There are a number of officially certified cold meats. They include PDO Salamini Italiani alla Cacciatora: traditional small salami from the Belluno area. They were originally developed as practical food for hunters to carry with them and indeed the name means “Hunters’ Small Salami”. Both “PDO Salamini Italiani alla Cacciatora” and the larger “PDO Salame Cacciatore” are made here. While they vary in size, they are all ruby red in colour, with evenly distributed specks of fat.

The salami is made with pork from Italian pigs that are born, raised and processed in the area mapped out by the regulations. PGI Mortadella Bologna and PGI Salame Cremona are also made in the Province of Belluno.

Province of Treviso PGI and PDO

There is a big agricultural scene in the Province of Treviso, which means that a large number of vegetables are grown and certified there. One of the most prized vegetables from the area is the asparagus. PGI Badoere Asparagus and PGI White Cimadolmo Asparagus are delicious items of spring produce that are grown in soft, rich soil with plenty of water in the Provinces of Treviso, Venice and Padua. In autumn, it is possible to sample PGI Treviso Red Radicchio (of which there are early and late varieties) and PGI Castelfranco Variegated Radicchio: a type of dark red chicory with white streaks. The early variety has broader leaves and a more bitter flavour, while the late variety has long, tapered leaves. Castelfranco Radicchio is a creamy white colour with hints of red.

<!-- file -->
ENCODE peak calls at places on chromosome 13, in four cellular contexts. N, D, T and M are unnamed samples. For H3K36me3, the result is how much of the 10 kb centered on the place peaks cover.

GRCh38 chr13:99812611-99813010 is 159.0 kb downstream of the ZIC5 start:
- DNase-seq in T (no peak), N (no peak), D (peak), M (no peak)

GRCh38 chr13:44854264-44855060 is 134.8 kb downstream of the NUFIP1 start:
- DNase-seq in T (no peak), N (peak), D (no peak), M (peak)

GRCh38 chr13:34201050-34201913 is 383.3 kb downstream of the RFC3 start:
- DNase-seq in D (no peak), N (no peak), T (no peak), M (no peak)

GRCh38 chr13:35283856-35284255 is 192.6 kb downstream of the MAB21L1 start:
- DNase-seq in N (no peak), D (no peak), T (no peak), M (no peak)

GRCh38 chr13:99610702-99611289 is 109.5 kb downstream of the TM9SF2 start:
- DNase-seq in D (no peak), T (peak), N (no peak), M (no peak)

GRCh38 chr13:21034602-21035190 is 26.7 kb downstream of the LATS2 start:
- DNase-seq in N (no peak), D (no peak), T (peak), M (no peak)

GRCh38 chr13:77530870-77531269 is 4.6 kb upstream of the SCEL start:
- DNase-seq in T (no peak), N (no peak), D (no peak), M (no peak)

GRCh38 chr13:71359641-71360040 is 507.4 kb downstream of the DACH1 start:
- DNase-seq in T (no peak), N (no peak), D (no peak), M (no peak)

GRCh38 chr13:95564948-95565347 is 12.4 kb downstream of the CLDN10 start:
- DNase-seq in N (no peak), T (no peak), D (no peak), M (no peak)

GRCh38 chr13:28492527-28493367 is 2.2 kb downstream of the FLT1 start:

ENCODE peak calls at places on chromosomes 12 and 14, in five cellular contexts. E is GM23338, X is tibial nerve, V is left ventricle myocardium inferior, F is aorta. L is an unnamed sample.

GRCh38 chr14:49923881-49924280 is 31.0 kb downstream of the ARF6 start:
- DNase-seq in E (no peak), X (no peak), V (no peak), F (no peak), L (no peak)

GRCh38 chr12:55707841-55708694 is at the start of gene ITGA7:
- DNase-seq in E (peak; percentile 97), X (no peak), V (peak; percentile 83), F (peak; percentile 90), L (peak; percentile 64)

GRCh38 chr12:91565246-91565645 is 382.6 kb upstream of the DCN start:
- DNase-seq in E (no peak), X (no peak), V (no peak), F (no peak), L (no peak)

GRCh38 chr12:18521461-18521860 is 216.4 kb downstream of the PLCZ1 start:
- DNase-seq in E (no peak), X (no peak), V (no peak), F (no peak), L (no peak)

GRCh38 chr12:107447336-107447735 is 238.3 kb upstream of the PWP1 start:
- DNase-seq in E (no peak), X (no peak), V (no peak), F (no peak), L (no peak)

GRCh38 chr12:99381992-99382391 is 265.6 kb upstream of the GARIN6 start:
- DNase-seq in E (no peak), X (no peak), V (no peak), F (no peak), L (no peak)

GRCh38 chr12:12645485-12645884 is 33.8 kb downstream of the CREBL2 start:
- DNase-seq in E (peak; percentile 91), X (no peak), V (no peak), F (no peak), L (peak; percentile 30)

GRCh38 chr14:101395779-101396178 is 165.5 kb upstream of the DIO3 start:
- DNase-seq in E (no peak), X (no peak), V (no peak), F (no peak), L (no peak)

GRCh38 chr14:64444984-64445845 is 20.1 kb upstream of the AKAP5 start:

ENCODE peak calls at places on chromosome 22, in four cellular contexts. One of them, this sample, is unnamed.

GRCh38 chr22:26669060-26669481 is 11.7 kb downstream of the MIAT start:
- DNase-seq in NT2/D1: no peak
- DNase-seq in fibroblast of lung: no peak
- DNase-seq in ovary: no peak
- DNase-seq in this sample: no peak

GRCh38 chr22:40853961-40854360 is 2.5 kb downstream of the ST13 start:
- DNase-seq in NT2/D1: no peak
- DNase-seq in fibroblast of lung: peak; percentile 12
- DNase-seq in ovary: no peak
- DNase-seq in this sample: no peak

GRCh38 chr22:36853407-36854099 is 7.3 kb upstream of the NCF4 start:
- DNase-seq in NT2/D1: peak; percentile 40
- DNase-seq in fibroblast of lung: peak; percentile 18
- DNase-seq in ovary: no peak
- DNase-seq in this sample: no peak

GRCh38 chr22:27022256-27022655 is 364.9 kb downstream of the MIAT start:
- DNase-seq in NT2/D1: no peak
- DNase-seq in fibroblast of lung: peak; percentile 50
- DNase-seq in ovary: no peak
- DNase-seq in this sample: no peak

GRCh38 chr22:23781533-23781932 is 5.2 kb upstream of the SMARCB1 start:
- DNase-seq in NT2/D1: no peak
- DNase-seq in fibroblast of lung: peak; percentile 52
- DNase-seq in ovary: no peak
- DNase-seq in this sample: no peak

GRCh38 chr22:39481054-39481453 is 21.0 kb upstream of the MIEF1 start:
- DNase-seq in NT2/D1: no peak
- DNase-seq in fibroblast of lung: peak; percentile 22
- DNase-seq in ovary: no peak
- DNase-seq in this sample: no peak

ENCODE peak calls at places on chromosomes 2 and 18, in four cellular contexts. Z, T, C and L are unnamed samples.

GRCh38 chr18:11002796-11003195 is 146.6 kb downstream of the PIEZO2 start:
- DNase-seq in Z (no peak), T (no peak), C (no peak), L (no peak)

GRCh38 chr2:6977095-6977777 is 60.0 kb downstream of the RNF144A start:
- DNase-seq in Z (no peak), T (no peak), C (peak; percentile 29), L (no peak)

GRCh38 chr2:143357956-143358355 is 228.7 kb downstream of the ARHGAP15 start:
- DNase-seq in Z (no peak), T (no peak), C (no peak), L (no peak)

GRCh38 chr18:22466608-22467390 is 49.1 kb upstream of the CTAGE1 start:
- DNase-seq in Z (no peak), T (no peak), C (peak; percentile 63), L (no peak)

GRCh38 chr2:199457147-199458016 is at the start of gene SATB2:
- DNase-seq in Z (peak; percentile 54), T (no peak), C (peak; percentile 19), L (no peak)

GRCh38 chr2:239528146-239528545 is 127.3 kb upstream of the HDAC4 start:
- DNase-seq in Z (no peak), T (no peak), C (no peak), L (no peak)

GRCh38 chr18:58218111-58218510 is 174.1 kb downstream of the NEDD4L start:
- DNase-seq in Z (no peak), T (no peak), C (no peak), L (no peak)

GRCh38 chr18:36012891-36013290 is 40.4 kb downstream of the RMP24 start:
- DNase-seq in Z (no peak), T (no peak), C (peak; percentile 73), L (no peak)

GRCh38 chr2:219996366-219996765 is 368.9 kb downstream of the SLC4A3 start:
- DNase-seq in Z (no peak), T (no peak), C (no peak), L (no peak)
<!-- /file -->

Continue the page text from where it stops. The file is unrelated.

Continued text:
More autumn produce grows on Monte Tomba, just a few miles from the hotel. The Montello and Grappa foothills are the perfect habitat for PGI Monfenera Chestnuts (Castanea sativa Mill.). They have a very sweet flavour and an even, compact texture. The Monfenera Chestnut Fair that is held every autumn is a great opportunity to taste the delicious products. Chestnuts are also traditional crops in the foothill areas of the Province of Treviso, where PGI Combai Chestnuts grow.

Province of Treviso Cheeses

As well as the Belluno area, PDO Montasio cheese can also be made in the Province of Treviso. In addition, the latter zone has rather distinctive cheeses all of its own. They include PDO Casatella Trevigiana, a fresh, soft cheese that is made with pasteurized cow’s milk. PDO Asiago, PDO Grana Padano and PDO Taleggio are also made in the Province of Treviso.

Furthermore, the wide range of cold meats that are made in the local area include PGI Mortadella Bologna, PGI Salame Cremona and PGI Salamini Italiani alla Cacciatora.